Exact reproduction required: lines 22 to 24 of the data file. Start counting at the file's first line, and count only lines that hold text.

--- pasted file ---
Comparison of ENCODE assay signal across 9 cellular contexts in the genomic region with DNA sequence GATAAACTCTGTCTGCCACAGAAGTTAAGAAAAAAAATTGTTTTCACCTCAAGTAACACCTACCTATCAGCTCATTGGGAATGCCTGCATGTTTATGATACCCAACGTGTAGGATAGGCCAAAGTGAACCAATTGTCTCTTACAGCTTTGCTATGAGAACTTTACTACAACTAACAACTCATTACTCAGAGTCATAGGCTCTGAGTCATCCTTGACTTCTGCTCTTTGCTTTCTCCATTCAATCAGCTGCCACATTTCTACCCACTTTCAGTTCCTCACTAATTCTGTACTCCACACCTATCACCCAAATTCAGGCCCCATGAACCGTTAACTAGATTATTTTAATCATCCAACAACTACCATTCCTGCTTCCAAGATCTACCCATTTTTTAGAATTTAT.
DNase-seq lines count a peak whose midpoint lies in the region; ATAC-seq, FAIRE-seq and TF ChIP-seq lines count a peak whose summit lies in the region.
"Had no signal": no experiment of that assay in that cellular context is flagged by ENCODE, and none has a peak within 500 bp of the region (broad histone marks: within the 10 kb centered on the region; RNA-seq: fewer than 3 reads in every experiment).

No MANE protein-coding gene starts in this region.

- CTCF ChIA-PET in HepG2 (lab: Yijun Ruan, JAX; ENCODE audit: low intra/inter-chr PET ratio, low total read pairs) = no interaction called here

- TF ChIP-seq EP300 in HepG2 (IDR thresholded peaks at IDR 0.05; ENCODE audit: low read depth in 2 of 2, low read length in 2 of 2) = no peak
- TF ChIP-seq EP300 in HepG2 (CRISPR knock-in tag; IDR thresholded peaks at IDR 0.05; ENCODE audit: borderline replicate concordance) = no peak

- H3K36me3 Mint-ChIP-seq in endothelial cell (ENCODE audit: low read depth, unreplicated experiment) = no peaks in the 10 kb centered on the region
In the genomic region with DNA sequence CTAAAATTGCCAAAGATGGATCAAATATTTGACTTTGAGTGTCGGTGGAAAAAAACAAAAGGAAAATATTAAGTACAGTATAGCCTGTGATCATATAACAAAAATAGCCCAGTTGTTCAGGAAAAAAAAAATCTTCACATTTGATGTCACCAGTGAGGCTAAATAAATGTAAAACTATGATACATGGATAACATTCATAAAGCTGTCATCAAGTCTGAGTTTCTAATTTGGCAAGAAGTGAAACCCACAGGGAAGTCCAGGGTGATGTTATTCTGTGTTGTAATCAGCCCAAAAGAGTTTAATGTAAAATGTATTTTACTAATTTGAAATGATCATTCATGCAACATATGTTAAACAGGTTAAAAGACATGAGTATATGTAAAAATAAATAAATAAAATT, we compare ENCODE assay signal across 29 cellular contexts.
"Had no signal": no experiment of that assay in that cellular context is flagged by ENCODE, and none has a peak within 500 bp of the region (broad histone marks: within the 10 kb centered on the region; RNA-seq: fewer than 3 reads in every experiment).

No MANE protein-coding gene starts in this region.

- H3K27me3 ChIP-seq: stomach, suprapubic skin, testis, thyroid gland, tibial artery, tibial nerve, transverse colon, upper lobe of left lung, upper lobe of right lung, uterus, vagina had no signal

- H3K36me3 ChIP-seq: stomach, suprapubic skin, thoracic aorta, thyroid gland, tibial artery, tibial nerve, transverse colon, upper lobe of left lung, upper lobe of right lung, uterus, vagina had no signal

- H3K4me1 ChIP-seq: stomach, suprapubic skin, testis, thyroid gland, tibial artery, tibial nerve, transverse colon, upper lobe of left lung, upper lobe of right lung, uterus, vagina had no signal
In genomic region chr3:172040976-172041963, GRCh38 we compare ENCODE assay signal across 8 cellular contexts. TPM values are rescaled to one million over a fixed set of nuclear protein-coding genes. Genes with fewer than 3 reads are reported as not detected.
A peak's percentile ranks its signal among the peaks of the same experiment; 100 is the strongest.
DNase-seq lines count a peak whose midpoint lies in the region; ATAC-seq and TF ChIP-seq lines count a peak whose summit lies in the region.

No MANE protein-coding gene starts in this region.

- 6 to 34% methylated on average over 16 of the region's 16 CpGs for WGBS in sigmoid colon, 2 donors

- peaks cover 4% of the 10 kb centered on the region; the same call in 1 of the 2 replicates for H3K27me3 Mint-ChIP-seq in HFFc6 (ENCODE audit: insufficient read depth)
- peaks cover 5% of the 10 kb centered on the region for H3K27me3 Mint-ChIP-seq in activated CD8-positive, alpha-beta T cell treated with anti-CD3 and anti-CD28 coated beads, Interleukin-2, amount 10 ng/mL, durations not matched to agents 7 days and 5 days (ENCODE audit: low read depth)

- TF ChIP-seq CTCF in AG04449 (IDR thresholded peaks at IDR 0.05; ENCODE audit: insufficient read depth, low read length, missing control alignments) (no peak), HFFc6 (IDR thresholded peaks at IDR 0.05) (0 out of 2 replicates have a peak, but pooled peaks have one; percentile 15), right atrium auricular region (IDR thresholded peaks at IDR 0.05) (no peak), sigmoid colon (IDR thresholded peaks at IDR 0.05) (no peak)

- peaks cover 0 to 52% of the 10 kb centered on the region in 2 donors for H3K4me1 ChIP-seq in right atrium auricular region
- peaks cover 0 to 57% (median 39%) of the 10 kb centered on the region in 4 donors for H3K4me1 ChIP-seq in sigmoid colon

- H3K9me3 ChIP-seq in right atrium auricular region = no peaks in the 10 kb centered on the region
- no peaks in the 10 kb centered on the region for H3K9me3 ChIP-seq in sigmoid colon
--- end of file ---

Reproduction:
- TF ChIP-seq CTCF in AG04449 (IDR thresholded peaks at IDR 0.05; ENCODE audit: insufficient read depth, low read length, missing control alignments) (no peak), HFFc6 (IDR thresholded peaks at IDR 0.05) (0 out of 2 replicates have a peak, but pooled peaks have one; percentile 15), right atrium auricular region (IDR thresholded peaks at IDR 0.05) (no peak), sigmoid colon (IDR thresholded peaks at IDR 0.05) (no peak)

- peaks cover 0 to 52% of the 10 kb centered on the region in 2 donors for H3K4me1 ChIP-seq in right atrium auricular region
- peaks cover 0 to 57% (median 39%) of the 10 kb centered on the region in 4 donors for H3K4me1 ChIP-seq in sigmoid colon